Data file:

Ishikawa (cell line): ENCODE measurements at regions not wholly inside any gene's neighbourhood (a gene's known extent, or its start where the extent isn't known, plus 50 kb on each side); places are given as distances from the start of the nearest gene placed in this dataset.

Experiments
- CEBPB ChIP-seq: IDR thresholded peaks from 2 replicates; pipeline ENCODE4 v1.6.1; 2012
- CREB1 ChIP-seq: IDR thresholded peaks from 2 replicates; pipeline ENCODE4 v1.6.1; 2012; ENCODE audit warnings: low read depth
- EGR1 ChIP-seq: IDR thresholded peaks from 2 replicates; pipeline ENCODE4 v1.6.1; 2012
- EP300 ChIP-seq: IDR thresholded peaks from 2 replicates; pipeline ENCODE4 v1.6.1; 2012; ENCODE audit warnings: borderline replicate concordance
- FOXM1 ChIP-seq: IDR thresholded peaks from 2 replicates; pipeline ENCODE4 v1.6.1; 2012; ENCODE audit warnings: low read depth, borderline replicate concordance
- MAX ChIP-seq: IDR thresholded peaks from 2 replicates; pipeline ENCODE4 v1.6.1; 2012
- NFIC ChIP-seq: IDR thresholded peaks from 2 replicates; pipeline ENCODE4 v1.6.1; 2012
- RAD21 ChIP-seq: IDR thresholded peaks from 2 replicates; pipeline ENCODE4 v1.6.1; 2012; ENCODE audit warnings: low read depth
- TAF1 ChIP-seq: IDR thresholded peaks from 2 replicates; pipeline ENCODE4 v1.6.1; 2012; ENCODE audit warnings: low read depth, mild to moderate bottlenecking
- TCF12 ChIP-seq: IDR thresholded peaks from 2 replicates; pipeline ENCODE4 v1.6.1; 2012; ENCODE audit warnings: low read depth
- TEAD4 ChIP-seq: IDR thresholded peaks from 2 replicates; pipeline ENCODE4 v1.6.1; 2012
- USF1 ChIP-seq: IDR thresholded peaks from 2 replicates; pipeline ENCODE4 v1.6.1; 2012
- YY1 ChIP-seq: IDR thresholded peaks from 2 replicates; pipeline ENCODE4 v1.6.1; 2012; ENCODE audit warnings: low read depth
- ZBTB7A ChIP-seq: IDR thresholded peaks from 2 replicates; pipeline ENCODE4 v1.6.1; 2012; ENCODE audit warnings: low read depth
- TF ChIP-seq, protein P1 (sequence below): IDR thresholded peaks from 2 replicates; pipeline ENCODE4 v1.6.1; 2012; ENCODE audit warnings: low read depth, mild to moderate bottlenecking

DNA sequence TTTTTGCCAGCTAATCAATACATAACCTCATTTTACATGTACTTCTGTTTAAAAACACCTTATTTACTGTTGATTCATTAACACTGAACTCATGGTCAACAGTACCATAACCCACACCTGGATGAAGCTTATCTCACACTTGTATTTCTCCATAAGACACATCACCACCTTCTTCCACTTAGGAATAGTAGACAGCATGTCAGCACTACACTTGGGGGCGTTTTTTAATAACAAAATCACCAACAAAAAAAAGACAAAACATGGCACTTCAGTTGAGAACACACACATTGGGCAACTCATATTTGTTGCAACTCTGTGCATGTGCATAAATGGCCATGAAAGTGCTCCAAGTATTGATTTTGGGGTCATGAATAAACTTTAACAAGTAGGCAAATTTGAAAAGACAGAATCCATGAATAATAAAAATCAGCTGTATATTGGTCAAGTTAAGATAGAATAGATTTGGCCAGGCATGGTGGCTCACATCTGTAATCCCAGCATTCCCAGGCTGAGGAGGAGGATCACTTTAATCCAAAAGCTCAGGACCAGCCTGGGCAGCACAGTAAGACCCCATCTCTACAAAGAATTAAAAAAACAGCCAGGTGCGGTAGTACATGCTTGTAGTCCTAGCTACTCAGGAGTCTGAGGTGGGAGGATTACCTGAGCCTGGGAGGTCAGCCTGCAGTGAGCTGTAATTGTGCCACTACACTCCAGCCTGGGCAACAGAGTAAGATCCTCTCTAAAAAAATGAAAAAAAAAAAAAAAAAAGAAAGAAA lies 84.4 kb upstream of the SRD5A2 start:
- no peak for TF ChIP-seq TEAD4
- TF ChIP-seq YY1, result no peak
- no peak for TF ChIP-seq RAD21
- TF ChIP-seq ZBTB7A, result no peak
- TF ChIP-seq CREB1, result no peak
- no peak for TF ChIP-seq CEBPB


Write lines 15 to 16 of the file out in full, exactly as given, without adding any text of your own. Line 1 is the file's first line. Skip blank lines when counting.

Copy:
- YY1 ChIP-seq: IDR thresholded peaks from 2 replicates; pipeline ENCODE4 v1.6.1; 2012; ENCODE audit warnings: low read depth
- ZBTB7A ChIP-seq: IDR thresholded peaks from 2 replicates; pipeline ENCODE4 v1.6.1; 2012; ENCODE audit warnings: low read depth